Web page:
Author discusses James Bond Movie Encyclopedia

Cover to the new edition of The James Bond Movie Encyclopedia

Steven Jay Rubin has written about the James Bond films since the early 1980s. A new edition of the author’s The James Bond Movie Encyclopedia is out.

The encyclopedia first debuted in the 1990s and the most recent edition was published in 2003. Since that edition, the entire Daniel Craig era has unfolded.

The blog sent Rubin questions by email. Disclosure: I fielded some questions as the author was conducting research to update the encyclopedia and he referenced me in the acknowledgments.

What follows is the interview.

THE SPY COMMAND: What prompted you to update the James Bond Movie Encyclopedia?

STEVEN JAY RUBIN: The last edition had come out in 2003, so I had not covered the Daniel Craig era. Also, the publisher that brought out the 2003 edition was too cheap to re-alphabetize the book, so the latest Pierce Brosnan films were stuffed in the back.

TSC: The last edition of the book was in 2003. What are the challenges involved updating something after that long of a hiatus?

RUBIN: My biggest challenge was re-illustrating. I felt strongly that if anyone was going to buy another edition, it would have to be an almost completely new book.

Over the years, I had met a number of collectors around the world who had amassed huge still collections. I reached out to people like Anders Frejdh in Sweden, Dave Reinhardt in Canada, Michael Van Blaricum in Santa Barbara, Luc Le Clech in France and special effects maestro Brian Smithies in England.

The result was a huge trove of new pictures so that the book is 95 percent new images.

Chicago Review Press also budgeted for color images — my first in a James Bond book. This not only allowed me to use some spectacular color photos, but I had the opportunity to reach out to artists Jeff Marshall and Brian May to use their extraordinary interpretations of the films. They’re just wonderful. 

TSC: It has been almost 40 years since your first Bond book, The James Bond Films. Have your views toward Bond evolved? If so, how?

RUBIN: I must say that Daniel Craig’s era has revitalized my interest in the series.

I grew up with Connery, so, for me at least, the movies that followed never had that level of entertainment. I liked Roger Moore and his films were spectacular – but they were just too funny to be taken seriously.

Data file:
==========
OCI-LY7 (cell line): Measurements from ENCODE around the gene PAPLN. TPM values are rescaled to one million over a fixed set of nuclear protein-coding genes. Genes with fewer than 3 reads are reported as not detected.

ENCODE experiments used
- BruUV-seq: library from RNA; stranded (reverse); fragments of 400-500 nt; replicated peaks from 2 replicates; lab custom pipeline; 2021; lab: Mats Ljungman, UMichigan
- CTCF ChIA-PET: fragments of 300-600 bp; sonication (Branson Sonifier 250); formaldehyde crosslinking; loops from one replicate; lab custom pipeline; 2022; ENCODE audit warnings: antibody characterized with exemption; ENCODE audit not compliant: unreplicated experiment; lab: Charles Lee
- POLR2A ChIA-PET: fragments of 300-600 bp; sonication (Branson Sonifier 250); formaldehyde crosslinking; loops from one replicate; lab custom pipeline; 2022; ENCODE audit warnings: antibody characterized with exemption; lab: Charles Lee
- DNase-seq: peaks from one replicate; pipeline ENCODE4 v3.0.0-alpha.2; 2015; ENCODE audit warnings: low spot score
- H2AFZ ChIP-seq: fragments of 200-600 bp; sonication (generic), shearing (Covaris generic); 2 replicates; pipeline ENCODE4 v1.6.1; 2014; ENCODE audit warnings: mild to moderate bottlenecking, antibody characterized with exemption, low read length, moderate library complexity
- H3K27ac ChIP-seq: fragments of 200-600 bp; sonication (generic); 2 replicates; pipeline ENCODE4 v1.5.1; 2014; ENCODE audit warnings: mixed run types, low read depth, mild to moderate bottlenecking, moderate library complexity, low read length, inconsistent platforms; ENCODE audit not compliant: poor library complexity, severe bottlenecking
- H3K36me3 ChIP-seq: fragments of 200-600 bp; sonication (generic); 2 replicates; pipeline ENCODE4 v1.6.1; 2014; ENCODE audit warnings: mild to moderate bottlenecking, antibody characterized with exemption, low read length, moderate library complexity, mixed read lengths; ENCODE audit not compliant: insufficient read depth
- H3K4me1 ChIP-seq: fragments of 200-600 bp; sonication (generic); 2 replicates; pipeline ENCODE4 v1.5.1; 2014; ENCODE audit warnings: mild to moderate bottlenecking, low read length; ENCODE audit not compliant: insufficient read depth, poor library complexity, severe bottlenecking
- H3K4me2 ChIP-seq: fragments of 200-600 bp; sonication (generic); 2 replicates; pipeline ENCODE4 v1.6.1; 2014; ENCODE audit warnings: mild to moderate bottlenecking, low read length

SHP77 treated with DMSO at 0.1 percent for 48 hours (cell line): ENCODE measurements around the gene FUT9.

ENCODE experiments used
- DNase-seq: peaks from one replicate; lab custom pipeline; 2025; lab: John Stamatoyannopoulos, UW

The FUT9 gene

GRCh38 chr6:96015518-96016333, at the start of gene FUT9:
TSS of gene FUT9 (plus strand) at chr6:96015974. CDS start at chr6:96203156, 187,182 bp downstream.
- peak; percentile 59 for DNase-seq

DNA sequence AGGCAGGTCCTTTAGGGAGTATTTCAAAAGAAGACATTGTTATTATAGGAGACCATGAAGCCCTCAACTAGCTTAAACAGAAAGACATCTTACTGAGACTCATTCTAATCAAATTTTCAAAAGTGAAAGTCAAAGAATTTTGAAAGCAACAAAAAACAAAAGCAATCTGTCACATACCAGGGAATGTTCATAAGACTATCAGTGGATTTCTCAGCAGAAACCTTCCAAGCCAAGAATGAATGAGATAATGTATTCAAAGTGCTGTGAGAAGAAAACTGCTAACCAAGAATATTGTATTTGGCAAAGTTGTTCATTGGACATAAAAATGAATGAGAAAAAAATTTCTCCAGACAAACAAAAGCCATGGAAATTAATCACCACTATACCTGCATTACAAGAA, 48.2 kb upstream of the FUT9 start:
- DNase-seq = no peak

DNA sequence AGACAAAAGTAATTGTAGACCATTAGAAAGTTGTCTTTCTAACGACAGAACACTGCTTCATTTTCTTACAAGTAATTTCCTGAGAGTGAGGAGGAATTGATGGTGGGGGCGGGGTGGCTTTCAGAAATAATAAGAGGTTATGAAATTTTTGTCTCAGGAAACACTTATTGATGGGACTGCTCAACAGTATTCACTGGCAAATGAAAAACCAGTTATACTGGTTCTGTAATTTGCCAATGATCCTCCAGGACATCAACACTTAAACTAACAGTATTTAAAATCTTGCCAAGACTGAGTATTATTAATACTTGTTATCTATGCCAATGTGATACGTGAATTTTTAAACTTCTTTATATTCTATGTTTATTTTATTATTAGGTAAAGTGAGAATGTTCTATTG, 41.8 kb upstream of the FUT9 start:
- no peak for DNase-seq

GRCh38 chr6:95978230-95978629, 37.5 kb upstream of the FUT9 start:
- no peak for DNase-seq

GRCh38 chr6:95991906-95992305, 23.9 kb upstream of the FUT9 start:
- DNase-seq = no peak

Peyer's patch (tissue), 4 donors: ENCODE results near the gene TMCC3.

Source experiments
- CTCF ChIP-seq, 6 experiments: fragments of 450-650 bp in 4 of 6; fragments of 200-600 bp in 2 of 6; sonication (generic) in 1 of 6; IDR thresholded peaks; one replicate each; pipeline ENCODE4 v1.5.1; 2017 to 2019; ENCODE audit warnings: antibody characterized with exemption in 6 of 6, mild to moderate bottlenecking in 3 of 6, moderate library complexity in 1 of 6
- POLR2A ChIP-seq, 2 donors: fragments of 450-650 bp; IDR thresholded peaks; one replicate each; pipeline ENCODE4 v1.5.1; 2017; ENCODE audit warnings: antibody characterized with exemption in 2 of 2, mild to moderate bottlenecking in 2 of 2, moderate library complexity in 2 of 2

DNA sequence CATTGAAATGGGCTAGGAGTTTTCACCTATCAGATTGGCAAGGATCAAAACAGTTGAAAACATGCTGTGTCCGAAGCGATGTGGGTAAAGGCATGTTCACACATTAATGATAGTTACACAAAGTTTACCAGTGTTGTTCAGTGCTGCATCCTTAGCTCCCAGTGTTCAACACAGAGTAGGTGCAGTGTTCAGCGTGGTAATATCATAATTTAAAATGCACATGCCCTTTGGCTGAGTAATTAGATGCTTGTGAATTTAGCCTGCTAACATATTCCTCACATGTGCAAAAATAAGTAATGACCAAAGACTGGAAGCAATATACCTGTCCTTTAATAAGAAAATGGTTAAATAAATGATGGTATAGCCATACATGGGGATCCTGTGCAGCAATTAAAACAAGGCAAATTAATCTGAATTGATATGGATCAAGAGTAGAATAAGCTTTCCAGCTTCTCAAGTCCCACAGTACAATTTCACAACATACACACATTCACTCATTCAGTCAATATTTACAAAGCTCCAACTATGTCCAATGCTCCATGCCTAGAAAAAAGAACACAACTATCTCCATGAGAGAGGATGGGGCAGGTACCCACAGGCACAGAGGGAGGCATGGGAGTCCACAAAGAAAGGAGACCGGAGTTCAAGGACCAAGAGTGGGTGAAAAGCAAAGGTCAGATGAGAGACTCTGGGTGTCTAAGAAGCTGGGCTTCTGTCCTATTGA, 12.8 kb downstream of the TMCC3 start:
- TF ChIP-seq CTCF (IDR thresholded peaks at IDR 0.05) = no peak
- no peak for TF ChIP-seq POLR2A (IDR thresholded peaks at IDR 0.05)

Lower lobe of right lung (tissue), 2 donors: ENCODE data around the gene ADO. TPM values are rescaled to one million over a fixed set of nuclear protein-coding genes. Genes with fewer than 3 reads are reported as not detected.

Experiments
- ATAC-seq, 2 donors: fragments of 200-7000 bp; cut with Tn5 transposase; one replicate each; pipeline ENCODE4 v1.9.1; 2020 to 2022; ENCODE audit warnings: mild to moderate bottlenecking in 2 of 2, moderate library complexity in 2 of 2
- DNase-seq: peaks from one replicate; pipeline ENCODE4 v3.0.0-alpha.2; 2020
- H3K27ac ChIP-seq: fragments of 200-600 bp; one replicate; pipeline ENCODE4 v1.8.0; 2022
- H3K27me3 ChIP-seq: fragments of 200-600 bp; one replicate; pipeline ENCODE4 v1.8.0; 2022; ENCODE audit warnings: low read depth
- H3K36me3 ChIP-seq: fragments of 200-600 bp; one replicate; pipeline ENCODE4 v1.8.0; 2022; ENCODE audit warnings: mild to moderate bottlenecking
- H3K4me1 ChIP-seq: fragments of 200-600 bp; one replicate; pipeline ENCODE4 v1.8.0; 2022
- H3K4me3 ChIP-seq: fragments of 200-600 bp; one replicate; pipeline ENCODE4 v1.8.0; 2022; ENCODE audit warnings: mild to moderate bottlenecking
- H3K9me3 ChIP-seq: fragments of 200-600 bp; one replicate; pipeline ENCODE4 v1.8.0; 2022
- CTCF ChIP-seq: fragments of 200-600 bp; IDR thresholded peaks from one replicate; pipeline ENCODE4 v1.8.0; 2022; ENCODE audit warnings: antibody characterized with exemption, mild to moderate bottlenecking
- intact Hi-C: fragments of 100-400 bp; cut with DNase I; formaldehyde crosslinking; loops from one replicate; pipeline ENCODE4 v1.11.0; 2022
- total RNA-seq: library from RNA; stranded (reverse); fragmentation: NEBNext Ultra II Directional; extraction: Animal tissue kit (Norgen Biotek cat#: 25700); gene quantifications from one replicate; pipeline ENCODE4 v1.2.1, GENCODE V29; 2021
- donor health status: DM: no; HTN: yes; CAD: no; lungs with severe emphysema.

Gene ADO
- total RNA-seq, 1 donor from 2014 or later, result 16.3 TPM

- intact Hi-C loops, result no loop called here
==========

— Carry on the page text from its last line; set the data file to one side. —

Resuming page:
Timothy Dalton is a fine actor, but The Living Daylights was just fair, and Licence to Kill played like a two-hour episode of Miami Vice. 

I was a big fan of Pierce Brosnan, but, once again, I thought his movies were just fair – my favorite being The World is Not Enough. 

So I came into the Daniel Craig era not expecting much. Casino Royale just blew me away. And although the quality of the scripts has gone up and down, Craig is always good.  Love his Bond. The grittiness, the avoidance of stupid humor, the realism.

Obviously, the series has had to compete with the Bourne films, Mission: Impossible, even the stunts of The Fast and the Furious films, and they’ve been competitive.

TSC: The new edition of The James Bond Movie Encyclopedia is your first analysis of the Daniel Craig era of Bond films. What makes it different from earlier eras?

RUBIN: Realism. We’ve actually come full circle. The very first two James Bond movies – Dr. No and From Russia with Love – were real spy adventures with a story that could have happened in the real world. 

The Craig era Bonds have that quality.  No one is trying to take over the world – many of the stories are about international terrorism and blackmail –- stories that could be in the news right now.

As screenwriter Richard Maibaum once said to me when discussing the motivation for the more realistic For Your Eyes Only, it was decided to pull in the balloon and get away from the big fantastic plots – to do a realistic spy adventure.  It worked back then.  And it continues to work today.

To view the book’s page on Amazon.com, CLICK HERE.

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